If true that ownership turned thumbs down on a higher bid that FalVine were comfortable with (which is only speculation on your part), it's entirely normal for ownership to have to sign off on a multi-year contract. Even if ownership is happy with the FO at the moment, that could change in a couple years' time, and any bad contracts lasting for longer would be an impediment to hiring someone new and good enough to be in demand. It's possible ownership would have to eat some of the remaining liabilities on the books, or else they would only get the most desperate candidates to apply. So yeah, they get to be "in charge" of payroll, at this level.

    • birdwatcher and howieramone2 like this
Photo
FormerMinnasotan
Feb 14 2018 11:46 AM

Carpenter won a Cy Young and finished 2 or 3 in a few other seasons. To me that isn't an example of mediocrity. I agree that St. Louis has definitely been better at identifying talent and developing it, but coaching can only take you so far.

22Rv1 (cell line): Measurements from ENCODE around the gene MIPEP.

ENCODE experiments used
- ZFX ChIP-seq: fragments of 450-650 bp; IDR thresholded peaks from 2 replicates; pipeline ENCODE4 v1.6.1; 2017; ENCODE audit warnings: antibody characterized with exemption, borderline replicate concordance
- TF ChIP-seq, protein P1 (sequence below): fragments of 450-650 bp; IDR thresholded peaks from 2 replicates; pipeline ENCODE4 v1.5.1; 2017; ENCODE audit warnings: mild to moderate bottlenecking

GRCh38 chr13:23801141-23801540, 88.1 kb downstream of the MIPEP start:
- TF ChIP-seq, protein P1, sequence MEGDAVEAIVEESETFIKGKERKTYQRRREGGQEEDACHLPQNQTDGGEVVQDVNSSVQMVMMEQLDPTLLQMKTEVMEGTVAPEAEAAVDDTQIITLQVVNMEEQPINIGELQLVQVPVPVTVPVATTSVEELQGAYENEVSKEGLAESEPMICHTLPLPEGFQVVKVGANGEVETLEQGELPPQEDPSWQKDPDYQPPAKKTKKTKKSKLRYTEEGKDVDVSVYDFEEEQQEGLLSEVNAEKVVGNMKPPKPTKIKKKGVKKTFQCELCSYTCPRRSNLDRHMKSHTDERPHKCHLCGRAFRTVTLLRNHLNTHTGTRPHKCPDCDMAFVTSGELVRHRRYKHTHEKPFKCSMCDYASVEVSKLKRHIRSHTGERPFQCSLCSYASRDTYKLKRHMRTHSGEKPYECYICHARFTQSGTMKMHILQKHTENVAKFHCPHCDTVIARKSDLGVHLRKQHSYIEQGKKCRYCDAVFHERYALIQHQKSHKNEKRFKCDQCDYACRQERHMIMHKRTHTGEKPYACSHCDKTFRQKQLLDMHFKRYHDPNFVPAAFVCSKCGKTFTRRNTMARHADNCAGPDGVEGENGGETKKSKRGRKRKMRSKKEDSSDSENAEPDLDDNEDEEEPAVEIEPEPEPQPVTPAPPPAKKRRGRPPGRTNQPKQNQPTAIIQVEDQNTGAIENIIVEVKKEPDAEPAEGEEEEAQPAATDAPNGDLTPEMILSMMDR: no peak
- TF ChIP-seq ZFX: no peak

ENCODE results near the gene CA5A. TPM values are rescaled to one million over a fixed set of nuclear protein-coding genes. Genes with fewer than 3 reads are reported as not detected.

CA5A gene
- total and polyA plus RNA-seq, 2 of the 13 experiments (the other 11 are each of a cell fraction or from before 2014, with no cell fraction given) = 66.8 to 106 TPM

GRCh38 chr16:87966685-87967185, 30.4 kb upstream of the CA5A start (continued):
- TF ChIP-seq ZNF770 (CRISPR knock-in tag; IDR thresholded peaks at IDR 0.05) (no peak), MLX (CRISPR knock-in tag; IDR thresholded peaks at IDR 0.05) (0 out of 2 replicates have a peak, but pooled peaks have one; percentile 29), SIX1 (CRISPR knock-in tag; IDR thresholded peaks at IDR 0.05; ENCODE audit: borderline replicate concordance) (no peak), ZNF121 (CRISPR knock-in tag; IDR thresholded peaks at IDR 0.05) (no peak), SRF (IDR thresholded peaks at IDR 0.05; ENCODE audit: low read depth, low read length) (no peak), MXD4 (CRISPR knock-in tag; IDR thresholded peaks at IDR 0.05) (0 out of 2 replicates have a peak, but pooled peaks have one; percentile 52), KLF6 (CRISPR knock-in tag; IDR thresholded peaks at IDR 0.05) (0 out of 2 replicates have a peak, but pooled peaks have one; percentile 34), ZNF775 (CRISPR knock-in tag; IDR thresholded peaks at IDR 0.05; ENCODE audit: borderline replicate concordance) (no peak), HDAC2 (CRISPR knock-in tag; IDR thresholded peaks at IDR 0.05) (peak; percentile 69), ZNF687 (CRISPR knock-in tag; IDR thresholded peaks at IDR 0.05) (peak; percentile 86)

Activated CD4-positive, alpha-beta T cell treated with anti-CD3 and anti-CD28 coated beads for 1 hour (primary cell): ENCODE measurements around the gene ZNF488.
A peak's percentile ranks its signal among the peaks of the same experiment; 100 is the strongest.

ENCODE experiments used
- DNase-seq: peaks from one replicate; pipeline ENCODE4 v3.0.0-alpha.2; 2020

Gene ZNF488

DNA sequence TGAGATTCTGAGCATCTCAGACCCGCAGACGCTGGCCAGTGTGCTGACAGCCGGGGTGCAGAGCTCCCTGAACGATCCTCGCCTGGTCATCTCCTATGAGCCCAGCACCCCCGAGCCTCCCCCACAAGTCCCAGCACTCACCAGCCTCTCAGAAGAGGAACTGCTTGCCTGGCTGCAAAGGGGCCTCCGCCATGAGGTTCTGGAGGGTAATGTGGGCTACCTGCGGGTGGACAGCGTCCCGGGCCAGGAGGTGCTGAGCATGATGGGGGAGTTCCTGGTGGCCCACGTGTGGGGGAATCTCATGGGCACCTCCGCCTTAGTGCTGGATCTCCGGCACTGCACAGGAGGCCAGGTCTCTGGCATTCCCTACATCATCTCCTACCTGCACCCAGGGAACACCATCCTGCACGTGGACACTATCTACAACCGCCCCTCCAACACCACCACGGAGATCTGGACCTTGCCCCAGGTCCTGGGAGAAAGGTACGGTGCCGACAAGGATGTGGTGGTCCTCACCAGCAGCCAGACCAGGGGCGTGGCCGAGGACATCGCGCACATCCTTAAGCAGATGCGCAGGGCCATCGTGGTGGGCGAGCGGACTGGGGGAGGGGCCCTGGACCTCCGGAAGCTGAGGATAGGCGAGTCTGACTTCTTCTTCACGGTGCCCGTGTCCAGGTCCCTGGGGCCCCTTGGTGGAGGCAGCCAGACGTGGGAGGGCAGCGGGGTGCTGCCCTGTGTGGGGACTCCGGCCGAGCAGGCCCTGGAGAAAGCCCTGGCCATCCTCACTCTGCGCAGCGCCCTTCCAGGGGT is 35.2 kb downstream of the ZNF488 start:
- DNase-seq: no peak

What I meant was until Carpenter went to St Louis he was mediocre, I mean he literally pitched his way off the Blue Jays (his team prior to pitching in St Louis) roster. If we as a mid market team want to compete let’s get guys who have excellent track records of developing both middle of the road starters (like Kyle Gibson) and youngsters (Berrios, Mejia, Gonsalves, Romero, Littell).
Photo
birdwatcher
Feb 14 2018 11:48 AM

 

The problem is that if we're going to rely on drafting and developing starting pitching....that might take awhile.The current offensive core is here right now.  

 

I'm all for this FO really investing the time and effort into fixing the structures that develop young pitching, but that investment isn't bearing fruit anytime soon and we're talking about upgrading now.Part of what made Darvish appealing is that he's a significant, immediate upgrade that wouldn't necessarily hamstring the team's future.Trading for Archer requires pulling from the farm.Signing Darvish only requires pulling from the wallet.  

 

I don't think anyone disagrees that this team is primed to have a nice run here.....but only if they acquire pitching to help right now.So talk of the farm is just not applicable to this conversation.

 

 

On these points we can agree, Levi. I'm personally skeptical that we have any starters arriving here in the next two years that are going to be capable rotation pieces for a contending club. Maybe Gonsalves or Slegers, but talent experts aren't wild about them.

 

Thad Levine, just yesterday, said they still want to bring in rotation help from the outside. You may not believe him, or you may think he's not working hard enough at it. I do.